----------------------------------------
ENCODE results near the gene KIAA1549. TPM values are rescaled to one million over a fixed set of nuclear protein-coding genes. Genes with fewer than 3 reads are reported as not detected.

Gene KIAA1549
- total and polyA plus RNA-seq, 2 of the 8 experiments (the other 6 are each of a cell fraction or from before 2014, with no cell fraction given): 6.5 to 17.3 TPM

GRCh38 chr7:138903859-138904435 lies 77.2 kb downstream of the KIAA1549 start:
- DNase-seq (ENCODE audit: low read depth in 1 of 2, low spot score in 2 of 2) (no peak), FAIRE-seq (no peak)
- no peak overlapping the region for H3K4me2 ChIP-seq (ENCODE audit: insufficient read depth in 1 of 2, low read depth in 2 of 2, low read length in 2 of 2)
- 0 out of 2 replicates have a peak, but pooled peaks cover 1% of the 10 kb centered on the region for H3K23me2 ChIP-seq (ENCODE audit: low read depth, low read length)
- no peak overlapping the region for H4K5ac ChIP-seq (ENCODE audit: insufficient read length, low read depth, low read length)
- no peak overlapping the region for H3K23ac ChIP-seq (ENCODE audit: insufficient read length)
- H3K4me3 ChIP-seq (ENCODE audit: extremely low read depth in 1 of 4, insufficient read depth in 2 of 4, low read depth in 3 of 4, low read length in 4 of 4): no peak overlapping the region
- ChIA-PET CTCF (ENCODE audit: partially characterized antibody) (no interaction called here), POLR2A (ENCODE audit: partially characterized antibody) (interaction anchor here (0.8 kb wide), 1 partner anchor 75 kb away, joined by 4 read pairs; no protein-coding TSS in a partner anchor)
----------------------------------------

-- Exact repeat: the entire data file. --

ENCODE results near the gene KIAA1549. TPM values are rescaled to one million over a fixed set of nuclear protein-coding genes. Genes with fewer than 3 reads are reported as not detected.

Gene KIAA1549
- total and polyA plus RNA-seq, 2 of the 8 experiments (the other 6 are each of a cell fraction or from before 2014, with no cell fraction given): 6.5 to 17.3 TPM

GRCh38 chr7:138903859-138904435 lies 77.2 kb downstream of the KIAA1549 start:
- DNase-seq (ENCODE audit: low read depth in 1 of 2, low spot score in 2 of 2) (no peak), FAIRE-seq (no peak)
- no peak overlapping the region for H3K4me2 ChIP-seq (ENCODE audit: insufficient read depth in 1 of 2, low read depth in 2 of 2, low read length in 2 of 2)
- 0 out of 2 replicates have a peak, but pooled peaks cover 1% of the 10 kb centered on the region for H3K23me2 ChIP-seq (ENCODE audit: low read depth, low read length)
- no peak overlapping the region for H4K5ac ChIP-seq (ENCODE audit: insufficient read length, low read depth, low read length)
- no peak overlapping the region for H3K23ac ChIP-seq (ENCODE audit: insufficient read length)
- H3K4me3 ChIP-seq (ENCODE audit: extremely low read depth in 1 of 4, insufficient read depth in 2 of 4, low read depth in 3 of 4, low read length in 4 of 4): no peak overlapping the region
- ChIA-PET CTCF (ENCODE audit: partially characterized antibody) (no interaction called here), POLR2A (ENCODE audit: partially characterized antibody) (interaction anchor here (0.8 kb wide), 1 partner anchor 75 kb away, joined by 4 read pairs; no protein-coding TSS in a partner anchor)